HOME     ABOUT VEGA     VEGA NEWS     NEWSLETTER    LINKS      SUPPORT US      CONTACT  
    INTERESTS     ANIMAL WELFARE     RECIPES     PORTFOLIO     YOUTH PAGE  
   VEGETARIAN ECONOMY & GREEN AGRICULTURE
HOME > NEWS ARCHIVE > NEWS ITEM

VEGA News Item

 
Transformations in Dietary Fats - 20/08/2010
 

Reinforce Saturated Warnings


1. Butter is next for a ban: Shyam Kolvekar, a leading heart surgeon of University College London Hospital, is leading a campaign to reduce saturated fats in diets after treating patients as young as 33 years for heart bypass operations. As the FSA launches the 2nd stage of a campaign to boost awareness of the dangers of saturated fat Mr Kolvekar says that reduction in line with government recommendations could prevent at least 3,500 deaths a year. "By the time I see people it's usually too late, but the frustrating thing is that often the need for heart surgery could have been prevented by following a healthier lower saturated-fat diet," states Mr Kolvekar. He is confirming results from the Finnish Karelia Project and the connections of heart disease, obesity and intakes of animal fats (some of which seem to be less harmful than trans-fats).

2. Very long chain polyunsaturated fatty acids ("vitamin F"), fish oils, algal and GM soya oils, and vitamin D concentrate anew on fatty and fishy topics on nutritional and environmental health. We hope to remedy those gaps soon. Some of the trans fats surpass saturated oils and fats in the risks to health they cause. Palm oil is another component exciting controversy, particularly to do with the environment. The origin of the old adage that "fish is good for the brain" remains a mystery, although dietary intakes of some very long-chain omega 3 examples seem to protect marker proteins reducing the effects of aging.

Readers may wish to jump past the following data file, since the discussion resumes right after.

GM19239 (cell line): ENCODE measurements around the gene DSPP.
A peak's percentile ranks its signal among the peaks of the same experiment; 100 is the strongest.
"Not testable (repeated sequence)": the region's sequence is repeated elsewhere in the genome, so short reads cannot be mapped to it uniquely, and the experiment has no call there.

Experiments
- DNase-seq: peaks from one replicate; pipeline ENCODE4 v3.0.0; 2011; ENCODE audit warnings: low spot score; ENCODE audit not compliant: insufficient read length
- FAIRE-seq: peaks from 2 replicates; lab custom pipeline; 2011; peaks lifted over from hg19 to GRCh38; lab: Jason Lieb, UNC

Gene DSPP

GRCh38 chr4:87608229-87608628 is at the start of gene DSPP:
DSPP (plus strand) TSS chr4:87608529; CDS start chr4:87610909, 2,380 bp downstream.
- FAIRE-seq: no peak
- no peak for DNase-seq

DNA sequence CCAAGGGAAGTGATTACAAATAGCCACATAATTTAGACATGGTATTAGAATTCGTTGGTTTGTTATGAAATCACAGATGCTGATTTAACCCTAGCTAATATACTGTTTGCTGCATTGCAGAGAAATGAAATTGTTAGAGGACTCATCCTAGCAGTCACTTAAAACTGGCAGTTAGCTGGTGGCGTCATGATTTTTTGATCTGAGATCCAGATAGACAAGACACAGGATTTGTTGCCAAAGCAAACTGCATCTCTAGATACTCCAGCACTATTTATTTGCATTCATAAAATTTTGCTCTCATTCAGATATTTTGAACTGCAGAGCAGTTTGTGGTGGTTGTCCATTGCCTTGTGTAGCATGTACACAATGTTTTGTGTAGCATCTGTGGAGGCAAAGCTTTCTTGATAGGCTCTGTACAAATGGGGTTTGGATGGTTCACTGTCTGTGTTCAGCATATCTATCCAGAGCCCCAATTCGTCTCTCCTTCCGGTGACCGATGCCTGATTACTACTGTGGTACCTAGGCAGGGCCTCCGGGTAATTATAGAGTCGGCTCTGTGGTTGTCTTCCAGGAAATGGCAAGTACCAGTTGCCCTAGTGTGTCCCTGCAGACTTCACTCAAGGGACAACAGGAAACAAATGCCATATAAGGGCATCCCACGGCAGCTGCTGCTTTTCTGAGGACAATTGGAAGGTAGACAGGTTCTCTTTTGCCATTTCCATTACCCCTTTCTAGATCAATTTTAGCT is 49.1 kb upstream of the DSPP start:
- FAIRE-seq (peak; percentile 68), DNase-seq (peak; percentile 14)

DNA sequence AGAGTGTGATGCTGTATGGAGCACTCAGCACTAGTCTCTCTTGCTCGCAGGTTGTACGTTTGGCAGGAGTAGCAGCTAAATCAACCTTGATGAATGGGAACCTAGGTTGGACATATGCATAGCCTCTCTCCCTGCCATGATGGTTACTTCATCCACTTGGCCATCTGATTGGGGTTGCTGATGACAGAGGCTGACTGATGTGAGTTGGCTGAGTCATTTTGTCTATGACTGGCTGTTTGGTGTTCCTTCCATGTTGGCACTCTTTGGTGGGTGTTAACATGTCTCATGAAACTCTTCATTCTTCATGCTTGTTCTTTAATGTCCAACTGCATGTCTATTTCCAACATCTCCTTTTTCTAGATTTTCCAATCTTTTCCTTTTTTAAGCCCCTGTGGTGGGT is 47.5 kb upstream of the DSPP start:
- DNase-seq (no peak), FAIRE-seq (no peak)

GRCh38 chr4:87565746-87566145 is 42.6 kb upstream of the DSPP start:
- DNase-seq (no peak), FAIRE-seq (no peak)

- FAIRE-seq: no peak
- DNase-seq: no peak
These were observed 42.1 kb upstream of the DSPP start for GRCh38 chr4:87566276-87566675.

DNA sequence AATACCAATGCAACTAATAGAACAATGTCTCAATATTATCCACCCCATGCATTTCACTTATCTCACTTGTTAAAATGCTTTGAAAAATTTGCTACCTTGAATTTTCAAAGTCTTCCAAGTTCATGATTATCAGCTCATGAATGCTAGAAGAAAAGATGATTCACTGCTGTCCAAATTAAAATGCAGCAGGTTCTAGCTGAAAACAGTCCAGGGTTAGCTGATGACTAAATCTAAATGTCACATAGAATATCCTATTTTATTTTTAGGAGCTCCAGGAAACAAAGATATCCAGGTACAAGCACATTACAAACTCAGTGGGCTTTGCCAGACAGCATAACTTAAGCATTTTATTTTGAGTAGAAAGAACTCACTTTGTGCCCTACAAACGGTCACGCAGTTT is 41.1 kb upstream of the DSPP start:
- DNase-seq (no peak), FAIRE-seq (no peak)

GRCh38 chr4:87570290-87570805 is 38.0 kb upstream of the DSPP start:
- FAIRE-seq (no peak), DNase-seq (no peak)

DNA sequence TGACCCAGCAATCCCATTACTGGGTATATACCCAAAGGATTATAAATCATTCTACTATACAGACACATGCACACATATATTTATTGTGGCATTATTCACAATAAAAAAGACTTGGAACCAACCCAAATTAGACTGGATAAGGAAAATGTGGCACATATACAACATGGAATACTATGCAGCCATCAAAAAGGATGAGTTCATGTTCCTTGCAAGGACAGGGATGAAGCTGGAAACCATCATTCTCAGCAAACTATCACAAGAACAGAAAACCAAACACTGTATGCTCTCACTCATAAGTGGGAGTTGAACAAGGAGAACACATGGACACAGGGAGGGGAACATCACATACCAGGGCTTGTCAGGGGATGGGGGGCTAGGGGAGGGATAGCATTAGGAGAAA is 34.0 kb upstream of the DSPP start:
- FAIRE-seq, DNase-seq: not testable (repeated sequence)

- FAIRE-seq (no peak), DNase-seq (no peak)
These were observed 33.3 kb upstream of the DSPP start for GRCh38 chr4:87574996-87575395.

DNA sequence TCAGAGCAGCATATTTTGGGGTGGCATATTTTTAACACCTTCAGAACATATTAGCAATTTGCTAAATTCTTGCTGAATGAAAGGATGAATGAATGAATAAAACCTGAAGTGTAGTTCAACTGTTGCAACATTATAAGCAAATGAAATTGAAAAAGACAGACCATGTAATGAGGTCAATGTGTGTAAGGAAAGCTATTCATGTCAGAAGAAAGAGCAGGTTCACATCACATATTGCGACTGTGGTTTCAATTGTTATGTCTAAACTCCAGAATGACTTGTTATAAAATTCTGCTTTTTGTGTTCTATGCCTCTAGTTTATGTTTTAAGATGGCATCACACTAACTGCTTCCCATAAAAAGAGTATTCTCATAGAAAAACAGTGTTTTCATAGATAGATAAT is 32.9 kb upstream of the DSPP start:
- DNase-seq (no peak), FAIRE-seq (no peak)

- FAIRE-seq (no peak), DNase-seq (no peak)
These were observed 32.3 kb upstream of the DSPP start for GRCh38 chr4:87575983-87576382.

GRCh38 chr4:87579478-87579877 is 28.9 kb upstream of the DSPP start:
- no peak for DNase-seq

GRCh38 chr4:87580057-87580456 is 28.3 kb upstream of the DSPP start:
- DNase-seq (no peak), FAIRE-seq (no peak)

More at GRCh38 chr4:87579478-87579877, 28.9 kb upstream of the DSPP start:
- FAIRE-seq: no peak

3. The British Heart Foundation does not endorse bans but warns that "official figures could be masking the true extent of trans fats that some people are eating, putting their health and arteries at risk." It wants "better labelling to tell consumers how many trans fats are in products they plan to buy." Food manufacturers are currently not obliged to declare trans fat content on labelling.

4. The food industry's trade association has rejected Dr Kolvekar's call. Barbara Gallani, director of food safety and science at the Food and Drink Federation insists, "our members have voluntarily made such significant progress in reducing trans fat levels in their products that I feel that the proposal to introduce legislation is not justified." She added: "Food producers' voluntary actions had led to average UK intakes falling to 1% of total energy and they were committed to making further reductions in levels of trans fats." The British Retail Consortium says that its members - which include Sainsbury's, Tesco and Iceland - had fulfilled pledges made in 2006 to remove trans fats from their own-brand foodstuffs.

5. The modified fats are found particularly in bakery goods such as pastries, cakes and biscuits. New processes are being devised, such as transesterfication, to overcome some of the objections to manufacturing processes involving the suitability of bakery products that spoil efforts at establishing frugal and austere - and "healthy" - objectives in achieving low calories-in to calories-out ratios in cookery.

 
 
 

Registered Charity No. 1045293
© VEGA - 2008